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So now we come to the famous equation and

of course we're referring to E equals mc squared.

You may remember that Einstein's paper on The Special Theory of Relativity in 1905,

was published in June.

A few months after that, he published a short note in September,

essentially saying, remember that paper I published a few months ago?

Well I've been thinking more about some of the things contained in it,

some of the implications, and discovered a very interesting relationship.

And, that relationship essentially was, E equals mc squared.

Now, unfortunately to really understand this, to derive it in a sense,

even in a hand waving sense.

Would require us to spend a couple of weeks on concepts of energy and

momentum and a few things like that.

So, we don't have time to do that.

But want to just review a few key things about it and

bring out a few of the key concepts as well.

And we're going to start with the concept of kinetic energy.

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All way back in the 1700s, early 1700s, scientists, they weren't

really scientists at that time, they were called natural philosophers.

Were investigating things with how objects move, and collisions and things like that.

And had identified a certain quantity that seemed to be very important.

And over time, in the 1700s and the 1800s, this quantity came to be known as kinetic

energy and had the form of one half mv squared.

Where m was a mass, so you could imagine a particle,

a tennis ball, something like that, mass.

And then v is velocity, so we're not talking relativity here,

we're just talking everyday type of velocities.

And also, along the way as this developed,

especially in the middle of the 1800s, mid 19th century,

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the idea of conservation of energy came about.

That there were different forms of energy and

you could transform one form of energy into another form of energy.

And so they developed those concepts a little bit more as well.

And one key thing about this was that it really focused on

things like kinetic energy.

And what happened when Einstein came along in 1905, and came up with this idea that

energy, of course here's the famous equation, E = mc squared.

So we see just compared to this equation for kinetic energy, mass is involved and

then there's a velocity squared involved in each case.

This is just the regular velocity of an object,

this is obviously velocity of light, so there's similarity between them there.

But really, what Einstein discovered was not quite this equation.

This is a special form of equation he really discovered.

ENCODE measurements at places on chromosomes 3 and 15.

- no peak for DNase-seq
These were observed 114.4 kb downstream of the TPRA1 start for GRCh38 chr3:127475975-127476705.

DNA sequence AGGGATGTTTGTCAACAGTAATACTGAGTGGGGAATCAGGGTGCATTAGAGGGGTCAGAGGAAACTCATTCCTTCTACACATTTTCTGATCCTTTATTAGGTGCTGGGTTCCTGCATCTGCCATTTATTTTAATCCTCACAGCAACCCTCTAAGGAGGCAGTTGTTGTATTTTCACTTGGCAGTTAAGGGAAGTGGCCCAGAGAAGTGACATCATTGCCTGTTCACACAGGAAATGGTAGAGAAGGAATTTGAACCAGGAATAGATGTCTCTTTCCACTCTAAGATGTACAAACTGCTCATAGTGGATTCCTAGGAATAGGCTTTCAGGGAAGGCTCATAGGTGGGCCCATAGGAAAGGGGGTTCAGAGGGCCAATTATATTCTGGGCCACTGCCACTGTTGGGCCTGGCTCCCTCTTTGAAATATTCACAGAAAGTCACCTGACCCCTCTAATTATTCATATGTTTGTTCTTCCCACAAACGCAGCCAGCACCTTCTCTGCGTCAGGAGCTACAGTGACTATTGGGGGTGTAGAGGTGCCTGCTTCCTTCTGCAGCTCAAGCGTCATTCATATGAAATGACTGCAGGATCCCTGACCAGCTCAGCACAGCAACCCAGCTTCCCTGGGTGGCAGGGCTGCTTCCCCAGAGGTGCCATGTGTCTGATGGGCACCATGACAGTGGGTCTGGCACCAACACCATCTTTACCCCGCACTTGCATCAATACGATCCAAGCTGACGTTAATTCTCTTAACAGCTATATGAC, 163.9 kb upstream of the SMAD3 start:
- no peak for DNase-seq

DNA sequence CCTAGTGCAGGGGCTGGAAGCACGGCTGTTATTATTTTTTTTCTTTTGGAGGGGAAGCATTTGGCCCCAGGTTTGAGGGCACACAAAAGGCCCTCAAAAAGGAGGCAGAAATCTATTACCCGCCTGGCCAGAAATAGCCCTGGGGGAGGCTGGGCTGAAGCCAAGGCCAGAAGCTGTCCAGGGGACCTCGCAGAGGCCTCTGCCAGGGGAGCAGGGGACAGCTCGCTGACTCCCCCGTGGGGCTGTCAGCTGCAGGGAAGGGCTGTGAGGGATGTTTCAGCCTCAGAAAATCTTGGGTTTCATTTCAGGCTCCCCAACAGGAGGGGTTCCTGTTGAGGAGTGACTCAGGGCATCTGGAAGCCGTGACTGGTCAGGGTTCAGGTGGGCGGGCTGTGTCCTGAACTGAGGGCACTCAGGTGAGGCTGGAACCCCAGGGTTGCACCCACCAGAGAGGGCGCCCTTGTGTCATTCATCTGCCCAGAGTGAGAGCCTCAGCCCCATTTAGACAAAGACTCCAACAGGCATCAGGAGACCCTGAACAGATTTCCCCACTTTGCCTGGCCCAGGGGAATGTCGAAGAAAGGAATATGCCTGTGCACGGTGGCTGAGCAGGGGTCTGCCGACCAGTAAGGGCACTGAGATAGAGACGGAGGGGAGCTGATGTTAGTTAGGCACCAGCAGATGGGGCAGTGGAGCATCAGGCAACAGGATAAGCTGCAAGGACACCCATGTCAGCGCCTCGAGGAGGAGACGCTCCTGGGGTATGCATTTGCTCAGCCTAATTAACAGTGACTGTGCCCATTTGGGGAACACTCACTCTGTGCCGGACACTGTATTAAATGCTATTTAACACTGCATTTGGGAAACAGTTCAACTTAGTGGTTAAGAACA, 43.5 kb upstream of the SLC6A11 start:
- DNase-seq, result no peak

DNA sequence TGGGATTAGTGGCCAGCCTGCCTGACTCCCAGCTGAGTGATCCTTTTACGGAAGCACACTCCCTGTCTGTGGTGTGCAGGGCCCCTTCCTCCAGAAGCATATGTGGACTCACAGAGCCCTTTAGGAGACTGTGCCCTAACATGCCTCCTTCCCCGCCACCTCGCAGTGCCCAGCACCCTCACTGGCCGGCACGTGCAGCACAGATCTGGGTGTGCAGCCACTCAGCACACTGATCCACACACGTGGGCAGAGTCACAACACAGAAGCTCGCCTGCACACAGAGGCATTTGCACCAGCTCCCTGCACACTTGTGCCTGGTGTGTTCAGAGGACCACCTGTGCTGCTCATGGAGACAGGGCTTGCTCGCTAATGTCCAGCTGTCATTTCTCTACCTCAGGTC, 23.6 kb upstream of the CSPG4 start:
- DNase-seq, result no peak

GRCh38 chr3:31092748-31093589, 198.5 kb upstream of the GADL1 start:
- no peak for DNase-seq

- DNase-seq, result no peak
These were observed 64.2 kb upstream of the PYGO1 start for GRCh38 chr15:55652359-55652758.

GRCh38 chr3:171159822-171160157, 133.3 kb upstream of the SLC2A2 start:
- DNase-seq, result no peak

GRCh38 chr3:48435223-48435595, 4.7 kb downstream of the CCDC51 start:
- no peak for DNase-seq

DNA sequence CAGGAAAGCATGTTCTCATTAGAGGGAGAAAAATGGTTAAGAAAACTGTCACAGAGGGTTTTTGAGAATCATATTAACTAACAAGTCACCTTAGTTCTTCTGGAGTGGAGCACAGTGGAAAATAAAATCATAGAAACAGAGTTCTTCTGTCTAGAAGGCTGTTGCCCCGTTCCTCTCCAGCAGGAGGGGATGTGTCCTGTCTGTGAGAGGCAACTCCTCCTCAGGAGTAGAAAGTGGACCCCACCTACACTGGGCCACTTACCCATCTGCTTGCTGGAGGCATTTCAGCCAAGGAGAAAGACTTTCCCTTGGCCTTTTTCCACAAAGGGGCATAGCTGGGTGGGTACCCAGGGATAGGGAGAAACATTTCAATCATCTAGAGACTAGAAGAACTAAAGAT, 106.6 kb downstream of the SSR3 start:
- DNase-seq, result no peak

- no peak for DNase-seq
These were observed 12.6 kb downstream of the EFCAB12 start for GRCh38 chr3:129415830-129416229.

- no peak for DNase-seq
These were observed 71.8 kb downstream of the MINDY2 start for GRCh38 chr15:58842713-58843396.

What he discovered was, and we're going to come back to see how it relates to

conservation of energy here in a minute.

He discovered this, that energy is gamma mc squared.

Okay gamma mc squared,

in other words here's our familiar Lorentz factor coming into play here.

And if we play around with this a minute, let's just remember

back when we were talking about the Michelson Morley experiment.

We used something called the binomial expansion.

So we're going to bring it out of our toolbox one more time here.

And remember it's this, that if you have something 1+x to the n,

some point x to the n power.

If x here is much less than 1, then we can write

this as 1+nx, approximately with that.

So we're going to exploit that here because of course gamma,

what we're going to have here is gamma, in our one form,

square root of 1- v2 over c2 there.

But let's write that in slightly different form as we've done before.

We haven't done this recently, but before we could write it like this.

We have 1 minus v squared over c squared to the minus one half power.

That's just gamma, so I forgot the mc squared here, so

we'll put that on the top, mc squared over that.

So that's this times mc squared, so

again this is just gamma right here times mc squared.

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And note that this has the form of this,

because especially if v is much less than c.

So if our velocity is much less than the speed of light,

what do we mean but by much less?

Well even up to speeds like one tenth the speed of light,

v squared over c squared is still going to be very small value.

So we'll be able to expand this out and

put it into this form here using our binomial expansion.

So if we do that, what happens here is, here's the exponent,

the minus one half is equivalent to the n there.

And I've got a minus here instead of a plus but it works the same way.

So essentially I'm going to have, for this part right here,

this becomes one minus and then the minus one half.

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Now remember this is an approximation for when v is much less than c.

So up to about one tenth the speed of light, someplace in that region.

So still pretty fast compared to our normal everyday experience.

And so note we've got a minus times a negative one half, so

that becomes a plus one half.

And so we'll write this out one more time here,

so we got 1 plus one-half v squared over c squared times mc squared.

Now we're going to bring it back over here in a minute here just to

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Now I've got one half v squared over c squared times mc squared.